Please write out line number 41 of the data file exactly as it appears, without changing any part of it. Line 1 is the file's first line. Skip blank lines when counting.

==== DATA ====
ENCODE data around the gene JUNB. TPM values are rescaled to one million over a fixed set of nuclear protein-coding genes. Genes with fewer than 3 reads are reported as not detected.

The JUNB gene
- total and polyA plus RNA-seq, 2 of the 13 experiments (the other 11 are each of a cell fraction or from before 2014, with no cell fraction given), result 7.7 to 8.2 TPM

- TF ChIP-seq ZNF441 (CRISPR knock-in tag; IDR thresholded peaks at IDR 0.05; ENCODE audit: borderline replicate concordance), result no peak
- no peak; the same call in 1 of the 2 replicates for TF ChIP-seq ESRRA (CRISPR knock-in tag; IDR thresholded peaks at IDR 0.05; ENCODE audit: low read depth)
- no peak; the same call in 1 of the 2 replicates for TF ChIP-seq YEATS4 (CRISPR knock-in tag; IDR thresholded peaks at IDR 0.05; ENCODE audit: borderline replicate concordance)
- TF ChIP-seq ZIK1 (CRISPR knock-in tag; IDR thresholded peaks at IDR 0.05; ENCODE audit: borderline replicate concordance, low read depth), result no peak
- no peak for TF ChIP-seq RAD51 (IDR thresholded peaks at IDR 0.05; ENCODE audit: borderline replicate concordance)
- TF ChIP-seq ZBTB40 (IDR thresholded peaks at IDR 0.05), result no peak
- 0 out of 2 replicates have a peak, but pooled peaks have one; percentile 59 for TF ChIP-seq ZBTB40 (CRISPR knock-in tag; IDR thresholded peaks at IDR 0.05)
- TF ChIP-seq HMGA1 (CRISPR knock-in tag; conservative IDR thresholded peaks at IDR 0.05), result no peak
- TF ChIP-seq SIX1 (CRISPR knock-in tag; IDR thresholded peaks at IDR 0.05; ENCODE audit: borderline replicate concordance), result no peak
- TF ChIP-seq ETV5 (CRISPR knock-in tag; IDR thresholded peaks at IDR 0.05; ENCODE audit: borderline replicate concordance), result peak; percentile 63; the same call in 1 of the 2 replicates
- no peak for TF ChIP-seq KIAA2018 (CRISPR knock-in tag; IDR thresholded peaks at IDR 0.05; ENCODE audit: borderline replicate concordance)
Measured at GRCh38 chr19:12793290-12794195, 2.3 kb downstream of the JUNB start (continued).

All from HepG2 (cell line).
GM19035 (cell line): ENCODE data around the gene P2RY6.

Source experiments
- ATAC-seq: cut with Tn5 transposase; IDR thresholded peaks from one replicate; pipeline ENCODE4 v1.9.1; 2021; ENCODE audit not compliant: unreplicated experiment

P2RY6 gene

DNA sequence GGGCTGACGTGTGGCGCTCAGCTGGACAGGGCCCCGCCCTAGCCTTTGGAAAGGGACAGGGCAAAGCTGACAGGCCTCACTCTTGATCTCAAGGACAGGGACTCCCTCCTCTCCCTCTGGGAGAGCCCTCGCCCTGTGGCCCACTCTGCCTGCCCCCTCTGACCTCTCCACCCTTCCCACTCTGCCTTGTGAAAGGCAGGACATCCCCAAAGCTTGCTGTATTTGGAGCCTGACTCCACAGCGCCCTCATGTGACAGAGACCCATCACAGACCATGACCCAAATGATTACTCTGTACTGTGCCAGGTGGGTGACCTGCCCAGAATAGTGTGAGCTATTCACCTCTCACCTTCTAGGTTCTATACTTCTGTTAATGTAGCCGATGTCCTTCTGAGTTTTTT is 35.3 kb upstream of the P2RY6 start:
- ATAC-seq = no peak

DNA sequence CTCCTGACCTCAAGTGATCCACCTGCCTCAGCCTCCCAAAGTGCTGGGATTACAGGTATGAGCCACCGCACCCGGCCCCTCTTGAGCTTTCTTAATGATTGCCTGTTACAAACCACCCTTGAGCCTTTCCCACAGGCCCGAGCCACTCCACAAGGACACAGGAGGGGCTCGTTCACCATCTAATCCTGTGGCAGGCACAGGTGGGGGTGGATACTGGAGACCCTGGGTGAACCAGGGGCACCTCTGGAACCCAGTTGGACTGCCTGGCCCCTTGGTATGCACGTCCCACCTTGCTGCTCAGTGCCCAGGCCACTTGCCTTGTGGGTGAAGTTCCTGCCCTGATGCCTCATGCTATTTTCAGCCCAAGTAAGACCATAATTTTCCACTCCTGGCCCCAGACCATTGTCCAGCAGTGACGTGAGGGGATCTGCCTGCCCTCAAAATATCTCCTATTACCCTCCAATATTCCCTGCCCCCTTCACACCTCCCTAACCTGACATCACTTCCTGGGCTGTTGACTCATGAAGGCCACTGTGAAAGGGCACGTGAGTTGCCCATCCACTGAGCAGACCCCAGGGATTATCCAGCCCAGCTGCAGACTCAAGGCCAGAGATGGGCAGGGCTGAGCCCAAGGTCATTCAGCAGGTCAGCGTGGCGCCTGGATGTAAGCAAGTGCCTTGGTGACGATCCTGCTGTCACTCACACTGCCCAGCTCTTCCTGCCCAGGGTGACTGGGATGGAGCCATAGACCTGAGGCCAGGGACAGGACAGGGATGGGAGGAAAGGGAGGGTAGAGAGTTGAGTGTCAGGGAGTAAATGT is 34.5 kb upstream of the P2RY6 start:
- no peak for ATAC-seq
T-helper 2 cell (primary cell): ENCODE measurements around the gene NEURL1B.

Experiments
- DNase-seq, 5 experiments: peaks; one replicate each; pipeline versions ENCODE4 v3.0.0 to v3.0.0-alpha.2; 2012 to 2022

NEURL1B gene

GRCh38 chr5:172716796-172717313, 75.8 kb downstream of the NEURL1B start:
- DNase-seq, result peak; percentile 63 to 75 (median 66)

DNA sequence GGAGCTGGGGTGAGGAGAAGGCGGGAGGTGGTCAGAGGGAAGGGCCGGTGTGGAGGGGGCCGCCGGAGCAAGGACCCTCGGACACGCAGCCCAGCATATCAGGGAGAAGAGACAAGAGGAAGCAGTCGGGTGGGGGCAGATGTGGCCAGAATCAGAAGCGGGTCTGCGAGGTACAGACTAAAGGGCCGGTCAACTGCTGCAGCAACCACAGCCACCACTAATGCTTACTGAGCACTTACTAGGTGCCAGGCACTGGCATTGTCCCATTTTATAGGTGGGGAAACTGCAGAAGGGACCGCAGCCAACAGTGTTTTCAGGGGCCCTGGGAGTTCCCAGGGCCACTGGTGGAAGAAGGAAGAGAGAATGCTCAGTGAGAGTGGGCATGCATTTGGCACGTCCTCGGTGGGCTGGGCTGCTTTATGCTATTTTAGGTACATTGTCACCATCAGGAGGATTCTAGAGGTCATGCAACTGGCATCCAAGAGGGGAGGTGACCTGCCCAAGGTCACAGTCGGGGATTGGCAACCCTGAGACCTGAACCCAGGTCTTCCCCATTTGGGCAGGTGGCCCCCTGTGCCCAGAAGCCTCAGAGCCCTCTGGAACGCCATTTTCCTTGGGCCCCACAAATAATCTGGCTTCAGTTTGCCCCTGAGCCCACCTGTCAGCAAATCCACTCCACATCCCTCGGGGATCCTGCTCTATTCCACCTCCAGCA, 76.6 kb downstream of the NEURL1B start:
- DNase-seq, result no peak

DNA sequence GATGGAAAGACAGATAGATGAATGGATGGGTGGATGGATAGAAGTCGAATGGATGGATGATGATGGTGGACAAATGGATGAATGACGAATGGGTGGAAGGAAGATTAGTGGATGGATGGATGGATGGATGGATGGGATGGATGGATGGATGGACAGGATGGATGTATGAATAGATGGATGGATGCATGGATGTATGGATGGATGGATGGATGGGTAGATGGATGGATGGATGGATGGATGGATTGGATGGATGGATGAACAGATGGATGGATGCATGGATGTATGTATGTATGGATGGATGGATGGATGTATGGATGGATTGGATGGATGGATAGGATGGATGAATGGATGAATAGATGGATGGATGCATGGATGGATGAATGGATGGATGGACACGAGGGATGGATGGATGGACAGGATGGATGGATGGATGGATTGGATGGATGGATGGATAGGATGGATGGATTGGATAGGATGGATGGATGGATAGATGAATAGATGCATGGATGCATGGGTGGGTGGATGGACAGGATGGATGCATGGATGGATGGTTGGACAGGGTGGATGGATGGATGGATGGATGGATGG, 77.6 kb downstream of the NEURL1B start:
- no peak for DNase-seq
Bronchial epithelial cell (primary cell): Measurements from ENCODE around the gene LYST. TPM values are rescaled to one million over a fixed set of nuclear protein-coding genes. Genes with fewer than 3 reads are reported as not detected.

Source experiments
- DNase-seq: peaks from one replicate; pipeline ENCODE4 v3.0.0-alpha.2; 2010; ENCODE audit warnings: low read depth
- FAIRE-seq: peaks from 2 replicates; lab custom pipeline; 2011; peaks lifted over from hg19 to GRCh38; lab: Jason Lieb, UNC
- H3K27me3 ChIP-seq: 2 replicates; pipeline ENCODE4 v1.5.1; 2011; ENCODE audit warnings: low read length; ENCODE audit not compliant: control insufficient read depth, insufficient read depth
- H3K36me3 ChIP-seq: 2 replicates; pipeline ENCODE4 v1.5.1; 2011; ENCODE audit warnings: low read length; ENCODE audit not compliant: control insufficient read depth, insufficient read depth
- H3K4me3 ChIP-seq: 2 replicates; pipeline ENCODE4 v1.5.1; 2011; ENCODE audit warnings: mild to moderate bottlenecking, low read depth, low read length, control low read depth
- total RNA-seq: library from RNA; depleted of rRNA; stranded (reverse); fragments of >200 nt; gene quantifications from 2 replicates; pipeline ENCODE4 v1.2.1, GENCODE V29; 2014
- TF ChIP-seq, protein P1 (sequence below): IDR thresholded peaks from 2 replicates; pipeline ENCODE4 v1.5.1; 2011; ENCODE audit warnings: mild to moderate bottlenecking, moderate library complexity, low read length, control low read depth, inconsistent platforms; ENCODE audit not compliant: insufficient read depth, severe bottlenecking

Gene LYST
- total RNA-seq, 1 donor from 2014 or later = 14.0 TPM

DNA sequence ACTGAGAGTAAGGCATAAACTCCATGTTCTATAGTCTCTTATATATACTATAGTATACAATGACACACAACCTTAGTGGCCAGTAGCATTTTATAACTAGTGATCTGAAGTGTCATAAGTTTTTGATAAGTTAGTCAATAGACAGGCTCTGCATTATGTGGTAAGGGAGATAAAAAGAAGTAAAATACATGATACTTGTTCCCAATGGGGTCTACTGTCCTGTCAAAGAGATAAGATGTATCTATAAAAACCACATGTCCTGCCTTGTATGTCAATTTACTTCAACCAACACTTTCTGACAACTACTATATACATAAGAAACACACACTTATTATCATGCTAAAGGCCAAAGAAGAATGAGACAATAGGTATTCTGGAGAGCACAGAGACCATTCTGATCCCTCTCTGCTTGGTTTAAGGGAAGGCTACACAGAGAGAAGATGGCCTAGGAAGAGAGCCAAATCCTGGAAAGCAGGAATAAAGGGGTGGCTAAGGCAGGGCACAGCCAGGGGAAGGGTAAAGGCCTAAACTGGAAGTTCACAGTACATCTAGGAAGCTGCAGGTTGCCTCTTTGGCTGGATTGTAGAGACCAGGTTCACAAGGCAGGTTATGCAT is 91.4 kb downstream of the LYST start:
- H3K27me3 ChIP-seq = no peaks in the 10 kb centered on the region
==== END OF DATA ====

- H3K4me3 ChIP-seq: 2 replicates; pipeline ENCODE4 v1.5.1; 2011; ENCODE audit warnings: mild to moderate bottlenecking, low read depth, low read length, control low read depth